The Men Who Stare At Goats Review

There is a careful balance that all marketing strategists must perform in terms of building up their product (in the case of this review, I’m referring to a movie), so that people will see it and not over-hype it to the point where people feel seriously let down. Many movies suffer from the latter, must notably in my mind, being the abysmal Spider-Man 3, which had great publicity, trailers, and billboards all leading one to believe that you might get some kind of product which wouldn’t leave you wanting to ingest battery acid, whilst simultaneously throwing yourself onto a burning pyre. Still, I digress. Somewhere amongst my ramblings, I meant to say that the ad campaign for the movie The Men Who Stare at Goats was tastefully done, as was the movie.

 

I’ve known about this film for almost eight months preceding its release in theatres this past Friday. I’m not completely sure how I discovered it; the details are lost amongst the twisted wreckage of my fractured memory (and psyche!), but I’ve been looking forward to the film since then. The cast line-up is exceptional, featuring George Clooney, Ewan McGregor, Kevin Spacey, and Jeff Bridges. This alone should tell you something, given that Kevin Spacey for one, doesn’t do films that he doesn’t like; his tastes being fairly decent [with the exception of Superman (go kill yourself, Bryan Singer)], I was pretty damn excited about this. Still, you should be aware that this movie is not going to win an Academy Award. It isn’t mind blowing, and it isn’t earth shaking. This is exactly my point, really.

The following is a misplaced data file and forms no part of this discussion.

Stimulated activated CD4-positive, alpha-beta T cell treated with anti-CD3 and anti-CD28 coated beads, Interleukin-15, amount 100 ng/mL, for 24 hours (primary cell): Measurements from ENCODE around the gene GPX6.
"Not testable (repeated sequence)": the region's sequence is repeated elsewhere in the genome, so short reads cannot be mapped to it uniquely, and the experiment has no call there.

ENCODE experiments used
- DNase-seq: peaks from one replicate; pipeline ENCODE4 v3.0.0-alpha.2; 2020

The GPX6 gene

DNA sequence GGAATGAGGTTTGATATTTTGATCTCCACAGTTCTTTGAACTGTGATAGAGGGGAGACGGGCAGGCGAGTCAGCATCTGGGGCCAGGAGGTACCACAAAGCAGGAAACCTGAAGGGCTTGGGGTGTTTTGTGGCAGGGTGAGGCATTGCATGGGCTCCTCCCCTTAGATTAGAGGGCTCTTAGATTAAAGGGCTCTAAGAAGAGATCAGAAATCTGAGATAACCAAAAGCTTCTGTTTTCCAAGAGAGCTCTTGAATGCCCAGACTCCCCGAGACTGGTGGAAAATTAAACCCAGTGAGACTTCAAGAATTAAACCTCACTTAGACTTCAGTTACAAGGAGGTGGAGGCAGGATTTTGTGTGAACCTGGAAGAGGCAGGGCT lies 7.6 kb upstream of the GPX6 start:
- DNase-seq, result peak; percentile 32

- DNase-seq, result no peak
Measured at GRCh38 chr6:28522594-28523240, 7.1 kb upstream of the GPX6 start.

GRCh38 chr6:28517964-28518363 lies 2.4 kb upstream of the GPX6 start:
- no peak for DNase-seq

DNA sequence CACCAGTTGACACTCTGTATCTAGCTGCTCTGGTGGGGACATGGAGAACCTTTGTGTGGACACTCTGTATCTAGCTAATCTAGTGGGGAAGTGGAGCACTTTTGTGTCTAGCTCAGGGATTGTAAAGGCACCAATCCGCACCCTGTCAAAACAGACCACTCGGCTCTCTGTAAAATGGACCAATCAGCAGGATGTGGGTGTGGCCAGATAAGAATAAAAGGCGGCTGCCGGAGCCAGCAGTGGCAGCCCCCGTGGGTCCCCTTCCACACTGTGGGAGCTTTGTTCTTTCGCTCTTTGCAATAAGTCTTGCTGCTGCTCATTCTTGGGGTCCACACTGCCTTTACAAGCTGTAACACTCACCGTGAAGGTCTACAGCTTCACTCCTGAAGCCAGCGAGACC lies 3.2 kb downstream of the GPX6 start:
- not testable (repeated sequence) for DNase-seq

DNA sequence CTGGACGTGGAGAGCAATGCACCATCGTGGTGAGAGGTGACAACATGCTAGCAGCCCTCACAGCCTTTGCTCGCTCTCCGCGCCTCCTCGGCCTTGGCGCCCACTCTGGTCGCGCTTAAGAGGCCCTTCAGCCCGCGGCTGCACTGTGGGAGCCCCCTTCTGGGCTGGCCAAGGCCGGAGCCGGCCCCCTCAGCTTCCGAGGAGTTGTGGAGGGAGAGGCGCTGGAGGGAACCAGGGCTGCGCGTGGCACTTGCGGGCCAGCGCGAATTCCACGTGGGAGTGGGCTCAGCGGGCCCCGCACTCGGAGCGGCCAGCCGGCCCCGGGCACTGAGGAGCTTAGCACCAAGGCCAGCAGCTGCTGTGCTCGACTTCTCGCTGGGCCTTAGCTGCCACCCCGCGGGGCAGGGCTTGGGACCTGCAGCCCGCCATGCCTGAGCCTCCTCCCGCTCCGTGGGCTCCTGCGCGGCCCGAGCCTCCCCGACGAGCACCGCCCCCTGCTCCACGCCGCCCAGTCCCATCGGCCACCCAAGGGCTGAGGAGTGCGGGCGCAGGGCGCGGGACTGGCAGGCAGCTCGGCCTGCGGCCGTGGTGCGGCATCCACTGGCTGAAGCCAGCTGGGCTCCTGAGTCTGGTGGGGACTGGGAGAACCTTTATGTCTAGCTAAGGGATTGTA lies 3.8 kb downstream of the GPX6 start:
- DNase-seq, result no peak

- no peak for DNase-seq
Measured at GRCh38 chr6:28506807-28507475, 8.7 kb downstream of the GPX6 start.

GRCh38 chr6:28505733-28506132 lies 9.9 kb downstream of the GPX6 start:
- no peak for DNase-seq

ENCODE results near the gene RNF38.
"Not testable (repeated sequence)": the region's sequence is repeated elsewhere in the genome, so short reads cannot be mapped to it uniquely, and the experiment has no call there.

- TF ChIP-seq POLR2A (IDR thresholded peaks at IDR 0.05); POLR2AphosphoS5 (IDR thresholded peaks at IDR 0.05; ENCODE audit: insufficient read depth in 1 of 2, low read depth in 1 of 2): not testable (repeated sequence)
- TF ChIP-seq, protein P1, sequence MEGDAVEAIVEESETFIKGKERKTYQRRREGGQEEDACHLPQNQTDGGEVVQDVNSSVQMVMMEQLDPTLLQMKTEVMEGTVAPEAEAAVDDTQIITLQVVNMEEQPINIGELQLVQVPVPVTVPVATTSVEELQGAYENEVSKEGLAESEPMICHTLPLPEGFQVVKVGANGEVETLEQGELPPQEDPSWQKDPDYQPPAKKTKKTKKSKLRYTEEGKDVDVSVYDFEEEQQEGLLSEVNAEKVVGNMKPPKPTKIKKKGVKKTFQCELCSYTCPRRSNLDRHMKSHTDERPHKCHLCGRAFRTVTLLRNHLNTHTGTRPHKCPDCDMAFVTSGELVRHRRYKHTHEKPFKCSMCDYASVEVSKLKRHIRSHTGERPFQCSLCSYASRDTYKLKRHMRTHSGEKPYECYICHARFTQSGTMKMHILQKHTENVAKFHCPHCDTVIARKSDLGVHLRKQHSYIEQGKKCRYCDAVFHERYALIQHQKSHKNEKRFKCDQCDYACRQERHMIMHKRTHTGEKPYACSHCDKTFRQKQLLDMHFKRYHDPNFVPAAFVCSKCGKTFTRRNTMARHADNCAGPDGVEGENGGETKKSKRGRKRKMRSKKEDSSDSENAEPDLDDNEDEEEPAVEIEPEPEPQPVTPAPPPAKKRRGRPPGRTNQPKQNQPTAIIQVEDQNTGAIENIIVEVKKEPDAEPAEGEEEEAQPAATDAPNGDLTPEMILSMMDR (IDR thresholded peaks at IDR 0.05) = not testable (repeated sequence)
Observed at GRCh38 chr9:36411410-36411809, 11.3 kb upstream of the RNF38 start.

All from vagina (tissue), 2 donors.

I wasn’t inundated with media promoting the film; ergo, most of my expectations were based solely on the short trailer I saw, and my own hopes for the cast. That being said, I was not let down, but fairly impressed. At its worst, I would say the slowest part of the movie is the opening twenty minutes, in which we get McGregor’s character’s back-story. McGregor is not a character who stares at goats, and I, therefore, care very little about what he was doing previously.

 

Surprisingly, or rather unsurprisingly, for those who have seen The Big Lebowski, Jeff Bridges really saves this film in many ways. Although he seemingly reprises his stoner/hippy character role, his talent as an actor is dramatic, and he and Clooney are wonderful together. Without saying too much for those who want to see the movie and be surprised, Bridges brings a character arc to a character I thought would be fairly two-dimensional by necessity. His transformation isn’t singular either; it happens to go multiple places, which is of course, what you would hope for from any decent movie.

 

Besides the obvious good acting choices of the A-List cast, we’re given a lot of humor in the movie, which plays so well off the few well chosen “Holy Shit!” moments. Several reviewers have commented poorly of this film, claiming that it has no “lasting or powerful impact.” My response is a simple, “No shit, dumbass.”

 

If you’re looking for new philosophical views, don’t see this movie.

If you’re hoping to cry over McGregor’s lost love, don’t see this movie.

If you feel the need to be emotionally torn apart, built back up again, then just devastated by emotion….don’t see this movie.

 

On the other hand, if you’re looking for some entertainment, most notably from Clooney, who, as always, is simply funny in any role where he isn’t smooth and sophisticated, then you’re probably going to get a kick out of this. As evidence, I present my friend and roommate, who I dragged to the movie with me. He expected to hate the film and instead laughed with me the entire time.

 

I’m not sure why everyone these days insists that a comedic movie need either be ridiculously perverse and juvenile humor or casual humor in a gripping epic emotional train-wreck, but if you want something which is simply smart, fresh, and not a little messed up, then The Men Who Stare at Goats will probably be a good bet for you.

 

Also, I still hate Bryan Singer for making Superman. I hope he never forgives himself.

Last modified on Friday, 21 June 2013 01:34

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